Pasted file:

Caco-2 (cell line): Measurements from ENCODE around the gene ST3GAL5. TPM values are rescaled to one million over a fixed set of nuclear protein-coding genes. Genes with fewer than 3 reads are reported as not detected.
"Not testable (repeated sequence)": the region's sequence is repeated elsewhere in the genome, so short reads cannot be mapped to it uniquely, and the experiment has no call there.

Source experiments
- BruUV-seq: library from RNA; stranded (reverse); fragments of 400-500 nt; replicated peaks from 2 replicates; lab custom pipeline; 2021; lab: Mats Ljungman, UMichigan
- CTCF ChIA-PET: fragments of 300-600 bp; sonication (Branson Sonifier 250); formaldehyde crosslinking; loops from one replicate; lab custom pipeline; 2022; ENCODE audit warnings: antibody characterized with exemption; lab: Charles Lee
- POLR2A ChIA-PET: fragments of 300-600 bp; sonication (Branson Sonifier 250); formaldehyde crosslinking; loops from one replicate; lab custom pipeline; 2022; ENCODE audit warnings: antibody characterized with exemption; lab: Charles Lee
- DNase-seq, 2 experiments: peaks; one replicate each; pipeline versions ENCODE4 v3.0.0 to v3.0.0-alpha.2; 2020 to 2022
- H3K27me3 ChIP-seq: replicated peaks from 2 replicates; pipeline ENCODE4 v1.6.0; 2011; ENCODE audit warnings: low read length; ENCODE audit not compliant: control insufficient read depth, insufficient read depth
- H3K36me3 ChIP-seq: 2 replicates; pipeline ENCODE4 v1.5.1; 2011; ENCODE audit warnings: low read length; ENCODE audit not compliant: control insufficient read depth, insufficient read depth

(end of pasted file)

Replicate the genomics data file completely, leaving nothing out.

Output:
Caco-2 (cell line): Measurements from ENCODE around the gene ST3GAL5. TPM values are rescaled to one million over a fixed set of nuclear protein-coding genes. Genes with fewer than 3 reads are reported as not detected.
"Not testable (repeated sequence)": the region's sequence is repeated elsewhere in the genome, so short reads cannot be mapped to it uniquely, and the experiment has no call there.

Source experiments
- BruUV-seq: library from RNA; stranded (reverse); fragments of 400-500 nt; replicated peaks from 2 replicates; lab custom pipeline; 2021; lab: Mats Ljungman, UMichigan
- CTCF ChIA-PET: fragments of 300-600 bp; sonication (Branson Sonifier 250); formaldehyde crosslinking; loops from one replicate; lab custom pipeline; 2022; ENCODE audit warnings: antibody characterized with exemption; lab: Charles Lee
- POLR2A ChIA-PET: fragments of 300-600 bp; sonication (Branson Sonifier 250); formaldehyde crosslinking; loops from one replicate; lab custom pipeline; 2022; ENCODE audit warnings: antibody characterized with exemption; lab: Charles Lee
- DNase-seq, 2 experiments: peaks; one replicate each; pipeline versions ENCODE4 v3.0.0 to v3.0.0-alpha.2; 2020 to 2022
- H3K27me3 ChIP-seq: replicated peaks from 2 replicates; pipeline ENCODE4 v1.6.0; 2011; ENCODE audit warnings: low read length; ENCODE audit not compliant: control insufficient read depth, insufficient read depth
- H3K36me3 ChIP-seq: 2 replicates; pipeline ENCODE4 v1.5.1; 2011; ENCODE audit warnings: low read length; ENCODE audit not compliant: control insufficient read depth, insufficient read depth